Next, there’s Nord Stream, the massive, four-line pipeline network running from Russia to Germany along the bottom of the Baltic Sea. The network consists of Nord Stream 1 – commissioned between 2011-2012, and Nord Stream 2, whose construction was completed in 2021, but which never went online, first because of foot-dragging by German regulators, and then after being frozen by Berlin in February 2022 under crushing pressure from Washington. Nord Stream 1 and 2 have a combined gas throughput capacity of up to 110 bcm/year, enough to singlehandedly cover up to 75 percent of Germany’s gas needs, or turn the central European country into a major hub for deliveries further west and south.
Russian gas exports via Nord Stream 1 dropped to a trickle in the summer of 2022, and shut down in August after the last of its compressor station turbines was stopped for repairs. In September, Putin said that the pipeline had been shut down thanks to sanctions, which prevented a Siemens turbine undergoing maintenance in Canada from being shipped to Russia and installed.
“Give us a turbine and we’ll turn Nord Stream 1 on tomorrow. But they don’t give us anything, and say ‘see, they’re using energy as a weapon?’ What weapon? They themselves have engaged in a bunch of mischief and now don’t know what to do. They’ve put themselves in a so-called sanctions dead end,” Putin said at the time.
On September 26, Nord Stream 1 and 2 suffered a series of coordinated sabotage attacks off the island of Bornholm, Denmark. Western officials and media immediately accused Russia of blowing up its own infrastructure, and did not allow Moscow to access the sabotage site to carry out a forensic probe together with other regional countries.
After a month-long investigation, the Russian military pointed the finger at Britain’s Royal Navy for the act of terrorism. British authorities denied any involvement, accusing Moscow of “peddling false claims of an epic scale.” Swedish investigators carried out their own probe, confirming traces of sabotage but shying away from naming the culprits.
Next is TurkStream, the Trans-Baltic Sea pipeline that runs from southern Russia to Turkey’s continental European western portion. Capable of pumping up to 31.5 bcm/yr, TurkStream is the only major Russian gas pipeline delivering gas to Europe that hasn’t been affected by the highly politicized energy wars with the West. According to estimates published by Turkish media last week, the pipeline delivered 8.6 billion cubic meters of gas to Turkey, and 12.5 billion cubic meters to European countries, including Serbia and Hungary, in 2022.
Last fall, Russian and Turkish officials expressed interest in turning Turkey in to a major gas hub through which Russian energy, and possibly gas from countries like Algeria, Qatar and Azerbaijan, could be delivered to Europe.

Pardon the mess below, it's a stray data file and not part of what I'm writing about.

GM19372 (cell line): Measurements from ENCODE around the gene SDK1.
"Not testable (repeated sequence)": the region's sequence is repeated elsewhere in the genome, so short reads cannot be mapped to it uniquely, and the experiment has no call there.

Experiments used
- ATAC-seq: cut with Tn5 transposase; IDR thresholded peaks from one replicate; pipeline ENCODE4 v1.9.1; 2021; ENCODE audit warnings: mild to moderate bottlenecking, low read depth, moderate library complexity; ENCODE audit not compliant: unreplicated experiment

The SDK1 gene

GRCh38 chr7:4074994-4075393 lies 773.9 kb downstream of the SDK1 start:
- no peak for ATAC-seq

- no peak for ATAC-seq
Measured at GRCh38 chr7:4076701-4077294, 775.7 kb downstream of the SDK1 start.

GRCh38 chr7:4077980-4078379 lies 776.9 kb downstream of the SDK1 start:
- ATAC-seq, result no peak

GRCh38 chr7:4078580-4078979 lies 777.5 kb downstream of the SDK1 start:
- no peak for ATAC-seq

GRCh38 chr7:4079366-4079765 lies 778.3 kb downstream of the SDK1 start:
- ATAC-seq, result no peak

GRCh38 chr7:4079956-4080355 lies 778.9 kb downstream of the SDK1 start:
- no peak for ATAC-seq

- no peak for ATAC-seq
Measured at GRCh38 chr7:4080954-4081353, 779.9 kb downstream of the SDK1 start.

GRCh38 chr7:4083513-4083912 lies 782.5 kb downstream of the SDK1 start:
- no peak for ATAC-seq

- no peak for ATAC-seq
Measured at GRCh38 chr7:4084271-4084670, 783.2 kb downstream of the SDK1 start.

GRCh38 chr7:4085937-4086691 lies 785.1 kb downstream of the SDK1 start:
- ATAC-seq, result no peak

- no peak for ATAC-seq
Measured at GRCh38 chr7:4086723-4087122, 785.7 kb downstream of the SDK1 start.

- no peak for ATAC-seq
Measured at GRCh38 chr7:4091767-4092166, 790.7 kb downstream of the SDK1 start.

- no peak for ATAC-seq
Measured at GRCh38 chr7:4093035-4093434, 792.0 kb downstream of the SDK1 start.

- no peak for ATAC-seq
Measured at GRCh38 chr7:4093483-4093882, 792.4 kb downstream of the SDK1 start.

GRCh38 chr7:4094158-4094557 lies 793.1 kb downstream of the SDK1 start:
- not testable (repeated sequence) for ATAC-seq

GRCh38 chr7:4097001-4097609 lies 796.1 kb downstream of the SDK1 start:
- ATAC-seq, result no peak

9 January 2023, 06:59 GMT
Finally, there is the Soyuz, the oldest and smallest of the Russian gas pipelines directed toward Europe. Built during the Soviet period to deliver up to 26.1 bcm/yr of gas to Eastern Europe and what was then West Germany, part of this pipeline network runs through Ukraine.
Notwithstanding the Ukrainian security crisis, Soyuz continues to operate to this day. Since May of 2022, deliveries through the Ukrainian gas transmission system to Europe hovered between 40-43 million cubic meters per day (mcm/d), but dropped below 38, and then 24.4 mcm/d earlier this month. Soyuz is only partially operational, with Kiev closing down one of its two lines last spring after Russian and Lugansk People’s Republic forces liberated LPR territory with pipeline infrastructure on it from Ukrainian forces.
Today, the Soyuz and TurkStream are the only two major Russian pipelines being used to ensure that Gazprom can continue to meet its contractual obligations to European countries. Last month, the company reported that its gas exports to Europe would amount to roughly 90 billion cubic meters total in 2022, a 38 percent drop from the previous year. However, thanks to higher global energy prices, Russia's federal budget received $168.5 billion from fossil fuel revenues in 2022, compared to $131.6 billion a year earlier.
So Who's Really to Blame for Europe's Energy Crisis?
To sum up, Europe's energy crisis, and Germany's need to resort to burning dirty lignite coal for warmth and electricity, have nothing to do with Russia or Putin "turning off the gas tap," as Mr. Habeck claims, but are the result of Brussels' own efforts to 'wean' the bloc off and sanction the Russian energy sector, at Washington's behest. Successive US administrations spent years trying to torpedo Russian pipelines to Germany, and to push dramatically more expensive American LPG on the Europeans instead. Now, the Ukrainian crisis has finally given them the opportunity.
However, the American alternative to Russian gas is both expensive, and unsustainable in the long run, as many energy experts and even energy ministers attest. Last week, Qatari Energy Minister Saad al-Kaabi predicted that Russian gas would return to Europe in a big way within the decade to help stabilize the prices and satisfy the market.